Last used to identify regular-production Corvettes in 1976, the “Stingray” label will again help define Chevrolet’s legendary two-seater when the long-running breed’s all-new C7 rendition goes on sale later this year.
“Stingray is one of the hallowed names in automotive history,” said GM global design vice president Ed Welburn during the C7’s celebrated introduction last month at Detroit’s North American International Auto Show. “We knew we couldn’t use [it] unless the new car truly lived up to the legacy.” No problem. With an estimated 450 horsepower, the 2014 Stingray will rank as the most powerful standard Corvette ever, not to mention the stingiest on gas, thanks in part to a long list of weight-saving components, including a new aluminum frame. All-time best braking and cornering are promised as well.
That Chevy officials opted to unveil their latest “best ’Vette yet” in January 2013 was only right considering the event coincided with the car’s 60th birthday. Know anyone who was there in New York in January 1953 when the first Corvette debuted, in concept car form, onstage at General Motors’ annual Motorama extravaganza? It’s probably even harder these days to find one of the “preferred” first-year buyers. Only 300 1953 Corvettes were built — all featuring white exteriors and red interiors — on a makeshift assembly line in Flint, Mich.
All also featured a Powerglide-backed “Stovebolt” six-cylinder beneath their forward-hinged fiberglass hoods, and this limiting combination, which remained in effect after production moved to St. Louis in 1954, almost killed off the Corvette before it had a real chance to roll. Chevy’s new-for-1955 small-block V-8 (and a three-speed manual transmission) surely helped save the day, as did the emergence of Zora Arkus-Duntov, the Corvette’s first chief engineer. A new, better-received body appeared in 1956, followed by optional fuel injection and an optional four-speed stick in 1957, and the hits just kept coming from there.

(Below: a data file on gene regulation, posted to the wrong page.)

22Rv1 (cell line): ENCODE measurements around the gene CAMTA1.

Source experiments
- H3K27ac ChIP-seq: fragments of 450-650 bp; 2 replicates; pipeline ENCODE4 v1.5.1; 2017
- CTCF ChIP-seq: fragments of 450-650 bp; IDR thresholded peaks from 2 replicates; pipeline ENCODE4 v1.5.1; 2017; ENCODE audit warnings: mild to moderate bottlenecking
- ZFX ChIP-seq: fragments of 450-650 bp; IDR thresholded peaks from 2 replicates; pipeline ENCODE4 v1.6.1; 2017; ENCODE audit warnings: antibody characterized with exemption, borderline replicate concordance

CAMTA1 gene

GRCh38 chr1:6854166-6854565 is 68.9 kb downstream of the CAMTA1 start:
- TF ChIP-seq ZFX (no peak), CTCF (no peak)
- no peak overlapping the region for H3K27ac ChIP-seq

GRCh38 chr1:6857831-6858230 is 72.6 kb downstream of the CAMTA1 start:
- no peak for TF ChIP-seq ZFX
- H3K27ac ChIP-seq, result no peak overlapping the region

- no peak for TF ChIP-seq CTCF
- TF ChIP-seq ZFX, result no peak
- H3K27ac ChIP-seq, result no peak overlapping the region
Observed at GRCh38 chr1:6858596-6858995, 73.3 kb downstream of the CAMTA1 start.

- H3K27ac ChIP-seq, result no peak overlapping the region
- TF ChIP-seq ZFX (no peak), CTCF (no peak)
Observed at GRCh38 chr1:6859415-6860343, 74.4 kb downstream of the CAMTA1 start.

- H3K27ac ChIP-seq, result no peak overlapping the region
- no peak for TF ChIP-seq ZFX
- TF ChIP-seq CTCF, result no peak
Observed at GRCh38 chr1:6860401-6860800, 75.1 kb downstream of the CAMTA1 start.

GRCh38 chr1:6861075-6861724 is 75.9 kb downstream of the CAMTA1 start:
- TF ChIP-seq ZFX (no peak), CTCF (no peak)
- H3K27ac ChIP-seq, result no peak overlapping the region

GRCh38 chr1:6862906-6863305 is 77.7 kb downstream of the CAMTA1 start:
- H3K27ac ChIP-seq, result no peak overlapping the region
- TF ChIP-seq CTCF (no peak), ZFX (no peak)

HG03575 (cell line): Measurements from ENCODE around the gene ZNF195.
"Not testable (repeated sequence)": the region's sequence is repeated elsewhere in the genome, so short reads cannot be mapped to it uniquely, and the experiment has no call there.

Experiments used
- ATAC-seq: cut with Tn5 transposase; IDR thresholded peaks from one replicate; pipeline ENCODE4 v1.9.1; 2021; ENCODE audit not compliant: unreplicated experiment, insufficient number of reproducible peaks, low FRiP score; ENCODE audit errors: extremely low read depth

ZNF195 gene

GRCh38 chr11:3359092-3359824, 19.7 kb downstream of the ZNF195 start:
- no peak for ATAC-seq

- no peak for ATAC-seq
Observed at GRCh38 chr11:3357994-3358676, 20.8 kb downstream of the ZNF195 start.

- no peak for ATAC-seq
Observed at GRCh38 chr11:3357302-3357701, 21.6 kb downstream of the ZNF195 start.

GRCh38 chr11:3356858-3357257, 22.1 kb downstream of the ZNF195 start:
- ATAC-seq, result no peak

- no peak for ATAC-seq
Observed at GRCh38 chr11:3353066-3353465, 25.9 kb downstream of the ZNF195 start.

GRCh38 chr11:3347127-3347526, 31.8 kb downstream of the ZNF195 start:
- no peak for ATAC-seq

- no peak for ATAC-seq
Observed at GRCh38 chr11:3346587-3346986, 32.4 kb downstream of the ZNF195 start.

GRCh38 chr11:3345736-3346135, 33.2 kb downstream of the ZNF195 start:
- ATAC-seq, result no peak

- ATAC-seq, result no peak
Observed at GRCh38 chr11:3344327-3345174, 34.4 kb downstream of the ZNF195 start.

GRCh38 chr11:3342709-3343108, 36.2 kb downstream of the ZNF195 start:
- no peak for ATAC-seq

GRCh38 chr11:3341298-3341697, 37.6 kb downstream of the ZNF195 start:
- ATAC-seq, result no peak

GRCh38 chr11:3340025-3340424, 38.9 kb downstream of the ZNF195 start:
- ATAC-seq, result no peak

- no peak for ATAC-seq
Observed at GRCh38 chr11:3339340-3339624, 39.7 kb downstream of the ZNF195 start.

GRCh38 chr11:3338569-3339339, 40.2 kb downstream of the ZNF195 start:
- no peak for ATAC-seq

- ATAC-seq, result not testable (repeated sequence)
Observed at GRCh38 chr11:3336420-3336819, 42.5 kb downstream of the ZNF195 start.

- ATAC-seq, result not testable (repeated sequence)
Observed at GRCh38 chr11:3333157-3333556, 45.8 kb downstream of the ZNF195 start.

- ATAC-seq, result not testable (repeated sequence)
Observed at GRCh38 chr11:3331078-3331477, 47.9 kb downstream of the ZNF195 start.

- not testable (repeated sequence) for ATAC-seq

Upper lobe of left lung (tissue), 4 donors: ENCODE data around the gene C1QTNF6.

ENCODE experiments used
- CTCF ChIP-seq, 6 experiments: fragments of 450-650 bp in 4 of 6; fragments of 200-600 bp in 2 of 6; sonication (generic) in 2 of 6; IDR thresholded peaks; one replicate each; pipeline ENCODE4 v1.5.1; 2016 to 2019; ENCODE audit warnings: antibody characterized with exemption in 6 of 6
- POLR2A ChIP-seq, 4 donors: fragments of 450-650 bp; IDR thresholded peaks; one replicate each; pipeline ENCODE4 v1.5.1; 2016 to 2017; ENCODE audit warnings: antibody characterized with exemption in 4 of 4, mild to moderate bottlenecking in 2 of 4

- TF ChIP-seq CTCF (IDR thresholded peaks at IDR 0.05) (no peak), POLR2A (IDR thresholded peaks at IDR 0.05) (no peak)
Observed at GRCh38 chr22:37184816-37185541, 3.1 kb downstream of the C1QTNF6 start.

Some 1.5 million Corvettes later, Chevrolet’s proud legacy will, as the C7 name implies, evolve into its seventh generation this fall. The first, the so-called “solid-axle” run (consisting exclusively of convertibles) ended in 1962. Expressed in two words the first time around, the original Sting Ray debuted in 1963 along with a new coupe body and independent rear suspension. These second-generation Corvettes, built through 1967, are commonly called “mid-year” models today.
Some enthusiasts call third-generation models “Sharks” in honor of the 1965 Mako Shark II showcar that predicted the Corvette’s 1968 restyle. Still the longest of the seven model runs, this generation remained on the market up through 1982, with Corvette production moving east from Missouri to its present location in Bowling Green, Ky., the previous year. Chevrolet officials then opted to skip the 1983 model designation due to delays encountered during development of the fourth-generation Corvette, which debuted as a 1984 model then retired in 1996.
The radically redesigned fifth generation was initially slated to make the scene in August 1992, just in time to help mark the Corvette’s 40th birthday. But stumbling blocks again took their toll, pushing the big date back to 1997. It was during this protracted crawl to market that the Corvette’s generational “code names” came into vogue, and once “C5” became popularized it logically followed to retroactively identify the preceding groups accordingly. The C6 then appeared in 2005 to do its predecessor one better.
Now we await the C7 Sting Ray. If only we humans could look even half as good in our 60s.